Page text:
5 weeks 4 days
Blog Posts Tagged "Expedition 349"
Submitted by Peter Clift on Thu, 01/30/2014 - 09:56
On Wednesday and under an intense bright sun and blue sky we finally departed the dock at Hong Kong's Kennedy town and headed for the open South China Sea. Victoria Harbour was extremely busy with hydrofoil ferries rushing backwards and forwards between the mainland, Macau and the islands.
Submitted by Peter Clift on Fri, 01/31/2014 - 09:51
Our first proper day at sea and I awoke with the rather pleasant sensation of the ship rolling gently which is a marvelous and comforting feeling when lying cosy in your bunk, but today was not a day for a long rest because we had already been told that at 10:30 this morning they would be our first lifeboat drill, an essential part of the safety of any major seagoing vessel.
Submitted by Denise Kulhanek on Fri, 01/31/2014 - 09:55
To say the life of a staff scientist at the start of an IODP expedition is busy is a serious understatement! I could easily work 24 hours a day and still not feel like I am caught up. Fortunately, there are so many experienced technical staff and scientists on the JOIDES Resolution that most things would get done even without me.
Submitted by Peter Clift on Sun, 02/02/2014 - 23:34
It took its time coming and kept getting delayed but like many exciting things worth waiting for the first core finally arrived late but on deck about 1 AM last night local time. We had spent a rather unfocused day completing our reports with the high point being a rather excellent Chinese dinner to celebrate the new year largely made by members of the Chinese scientific party.
Submitted by Peter Clift on Sun, 02/02/2014 - 23:38
A little later than we expected, but the first core has arrived and after a suitable period of rest and heating to room temperature the core was split and the serious work could begin at last.
Submitted by Peter Clift on Sun, 02/02/2014 - 23:41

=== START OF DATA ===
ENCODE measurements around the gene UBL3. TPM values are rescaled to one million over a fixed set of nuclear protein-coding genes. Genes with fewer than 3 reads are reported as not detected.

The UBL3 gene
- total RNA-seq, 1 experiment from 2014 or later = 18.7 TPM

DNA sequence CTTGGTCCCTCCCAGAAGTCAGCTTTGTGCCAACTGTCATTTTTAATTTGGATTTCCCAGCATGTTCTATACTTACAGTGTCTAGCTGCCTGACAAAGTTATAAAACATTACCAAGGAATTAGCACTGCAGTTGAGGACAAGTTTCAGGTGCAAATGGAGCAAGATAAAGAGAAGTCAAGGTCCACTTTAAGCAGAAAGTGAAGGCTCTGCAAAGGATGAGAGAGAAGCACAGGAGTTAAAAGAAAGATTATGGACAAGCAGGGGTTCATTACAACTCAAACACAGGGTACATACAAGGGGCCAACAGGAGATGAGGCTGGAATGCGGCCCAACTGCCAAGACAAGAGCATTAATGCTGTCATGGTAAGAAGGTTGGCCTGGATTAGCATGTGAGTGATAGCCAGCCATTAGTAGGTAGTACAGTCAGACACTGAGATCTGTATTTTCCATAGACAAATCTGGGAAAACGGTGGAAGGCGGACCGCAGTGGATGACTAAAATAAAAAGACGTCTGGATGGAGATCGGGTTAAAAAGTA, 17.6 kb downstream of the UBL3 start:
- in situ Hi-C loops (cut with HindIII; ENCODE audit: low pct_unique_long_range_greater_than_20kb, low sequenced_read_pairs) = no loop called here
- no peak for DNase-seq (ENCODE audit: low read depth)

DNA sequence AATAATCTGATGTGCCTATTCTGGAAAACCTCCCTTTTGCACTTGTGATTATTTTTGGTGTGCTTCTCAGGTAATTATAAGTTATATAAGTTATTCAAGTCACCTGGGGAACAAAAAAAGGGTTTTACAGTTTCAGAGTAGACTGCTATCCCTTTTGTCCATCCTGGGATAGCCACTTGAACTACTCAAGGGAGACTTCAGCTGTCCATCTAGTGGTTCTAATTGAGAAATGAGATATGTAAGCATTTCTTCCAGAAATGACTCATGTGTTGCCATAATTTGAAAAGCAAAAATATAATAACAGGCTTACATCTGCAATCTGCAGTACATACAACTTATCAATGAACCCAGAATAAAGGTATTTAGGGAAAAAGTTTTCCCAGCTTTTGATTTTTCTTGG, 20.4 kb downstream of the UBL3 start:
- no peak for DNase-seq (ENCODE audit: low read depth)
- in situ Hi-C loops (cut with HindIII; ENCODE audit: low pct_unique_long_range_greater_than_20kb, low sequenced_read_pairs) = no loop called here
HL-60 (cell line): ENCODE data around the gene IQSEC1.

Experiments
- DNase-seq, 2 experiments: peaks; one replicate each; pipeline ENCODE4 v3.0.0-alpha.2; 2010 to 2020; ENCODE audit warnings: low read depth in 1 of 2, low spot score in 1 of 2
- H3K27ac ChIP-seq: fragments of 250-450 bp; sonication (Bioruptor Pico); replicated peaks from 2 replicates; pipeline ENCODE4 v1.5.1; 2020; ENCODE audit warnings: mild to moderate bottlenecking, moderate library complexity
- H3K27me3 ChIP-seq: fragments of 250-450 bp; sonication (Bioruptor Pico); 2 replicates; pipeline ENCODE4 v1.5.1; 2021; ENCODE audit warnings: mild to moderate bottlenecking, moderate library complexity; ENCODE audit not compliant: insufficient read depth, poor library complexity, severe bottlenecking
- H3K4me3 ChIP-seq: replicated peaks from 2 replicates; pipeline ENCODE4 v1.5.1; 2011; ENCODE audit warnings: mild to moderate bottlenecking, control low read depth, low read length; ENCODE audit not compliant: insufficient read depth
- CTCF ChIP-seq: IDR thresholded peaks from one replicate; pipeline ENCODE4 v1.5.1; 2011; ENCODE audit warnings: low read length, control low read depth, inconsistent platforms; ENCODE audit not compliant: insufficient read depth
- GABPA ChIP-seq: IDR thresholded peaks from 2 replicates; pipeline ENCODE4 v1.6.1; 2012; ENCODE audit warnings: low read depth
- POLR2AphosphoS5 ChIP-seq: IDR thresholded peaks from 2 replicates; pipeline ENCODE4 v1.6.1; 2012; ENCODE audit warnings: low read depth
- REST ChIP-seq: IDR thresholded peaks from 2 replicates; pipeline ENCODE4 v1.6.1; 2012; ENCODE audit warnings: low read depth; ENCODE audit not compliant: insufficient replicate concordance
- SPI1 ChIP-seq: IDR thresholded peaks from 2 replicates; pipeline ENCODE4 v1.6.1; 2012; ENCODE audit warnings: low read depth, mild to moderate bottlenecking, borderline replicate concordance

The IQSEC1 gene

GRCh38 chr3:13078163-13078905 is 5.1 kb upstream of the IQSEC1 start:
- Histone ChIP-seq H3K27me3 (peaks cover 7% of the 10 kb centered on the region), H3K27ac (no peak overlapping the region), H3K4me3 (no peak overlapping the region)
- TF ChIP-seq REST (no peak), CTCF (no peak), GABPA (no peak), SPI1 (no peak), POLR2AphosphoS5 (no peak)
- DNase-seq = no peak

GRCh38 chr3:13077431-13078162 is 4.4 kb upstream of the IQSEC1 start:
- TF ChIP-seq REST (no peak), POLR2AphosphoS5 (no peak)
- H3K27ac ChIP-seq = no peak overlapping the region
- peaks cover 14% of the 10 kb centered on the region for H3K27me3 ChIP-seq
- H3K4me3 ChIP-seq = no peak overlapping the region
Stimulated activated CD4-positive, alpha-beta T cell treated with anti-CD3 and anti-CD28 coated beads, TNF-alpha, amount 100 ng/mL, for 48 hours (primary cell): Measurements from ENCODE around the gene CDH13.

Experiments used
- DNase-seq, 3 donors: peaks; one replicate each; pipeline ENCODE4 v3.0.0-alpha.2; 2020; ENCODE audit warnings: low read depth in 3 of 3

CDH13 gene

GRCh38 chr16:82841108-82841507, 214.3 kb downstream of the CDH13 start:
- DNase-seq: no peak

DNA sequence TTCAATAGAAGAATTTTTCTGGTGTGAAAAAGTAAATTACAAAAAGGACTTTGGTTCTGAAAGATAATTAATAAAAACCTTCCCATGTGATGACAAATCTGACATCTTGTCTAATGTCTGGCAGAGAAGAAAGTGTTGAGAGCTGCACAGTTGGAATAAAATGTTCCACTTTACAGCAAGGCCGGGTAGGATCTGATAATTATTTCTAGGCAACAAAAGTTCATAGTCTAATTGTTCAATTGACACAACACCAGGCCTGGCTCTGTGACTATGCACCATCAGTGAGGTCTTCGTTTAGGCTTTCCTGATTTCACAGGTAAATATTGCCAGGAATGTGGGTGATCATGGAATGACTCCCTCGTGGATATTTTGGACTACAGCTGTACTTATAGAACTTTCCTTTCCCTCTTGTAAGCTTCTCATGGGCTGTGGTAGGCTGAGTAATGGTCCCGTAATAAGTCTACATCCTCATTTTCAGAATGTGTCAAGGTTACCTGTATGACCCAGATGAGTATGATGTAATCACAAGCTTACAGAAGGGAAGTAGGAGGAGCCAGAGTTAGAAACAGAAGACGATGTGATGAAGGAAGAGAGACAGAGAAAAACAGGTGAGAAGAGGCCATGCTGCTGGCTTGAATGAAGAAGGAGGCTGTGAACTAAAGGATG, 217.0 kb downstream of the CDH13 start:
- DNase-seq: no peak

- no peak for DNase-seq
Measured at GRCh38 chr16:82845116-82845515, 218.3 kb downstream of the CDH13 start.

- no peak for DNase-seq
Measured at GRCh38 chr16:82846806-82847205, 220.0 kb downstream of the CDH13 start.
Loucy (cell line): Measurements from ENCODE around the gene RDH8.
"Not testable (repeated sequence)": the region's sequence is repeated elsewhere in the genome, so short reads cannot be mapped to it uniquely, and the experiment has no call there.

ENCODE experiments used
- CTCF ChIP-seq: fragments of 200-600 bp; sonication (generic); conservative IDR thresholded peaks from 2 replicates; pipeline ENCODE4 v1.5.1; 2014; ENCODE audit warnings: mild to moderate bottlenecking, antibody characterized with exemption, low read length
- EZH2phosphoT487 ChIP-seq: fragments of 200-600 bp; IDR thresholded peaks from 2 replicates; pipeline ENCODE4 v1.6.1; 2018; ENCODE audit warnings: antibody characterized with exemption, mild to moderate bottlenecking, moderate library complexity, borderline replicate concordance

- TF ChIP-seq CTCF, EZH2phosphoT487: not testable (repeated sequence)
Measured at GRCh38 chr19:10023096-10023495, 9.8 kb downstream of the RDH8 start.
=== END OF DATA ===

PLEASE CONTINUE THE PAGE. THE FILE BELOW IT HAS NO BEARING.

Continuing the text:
Second day of successful core recovery and we are now getting the hang of the various systems both human and mechanical around the lab that let us get our work done.
Submitted by Peter Clift on Thu, 02/06/2014 - 10:31
Today has been a much smoother day of operations for us in the core lab now that we are getting used to the equipment, the software and indeed each other. The day started well with a small group meeting (pictured) just to touch base and see what had happened in the past 24 hours.
Submitted by Peter Clift on Thu, 02/06/2014 - 10:35
We are now almost half way to basement here at Site U1431 and the hole is fighting us a little as we make progress. Recovery, the proportion of sediment that is actually brought back to the surface compared to how much the drill advances, has fallen away and we are in a lean period. Experience suggests however, that this is a passing phase that can be caused by number of things.
Submitted by Peter Clift on Thu, 02/06/2014 - 10:38
Slow but steady progress today on the ship. We are bringing up small volumes of sand that was largely unexpected in such a deep water setting, especially given the earlier results from the southern Chinese continental slope courtesy of ODP Leg 184 -- which showed only clays in deep water.
Submitted by admin on Fri, 02/07/2014 - 18:06
We awoke today to bad news about the drilling. Just after midnite the drill bit encountered an especially hard object and suffered a catastrophic failure, so that the drilling bit and “shoe” (see photo) were lost from the end of the pipe and dropped into the bottom of the hole.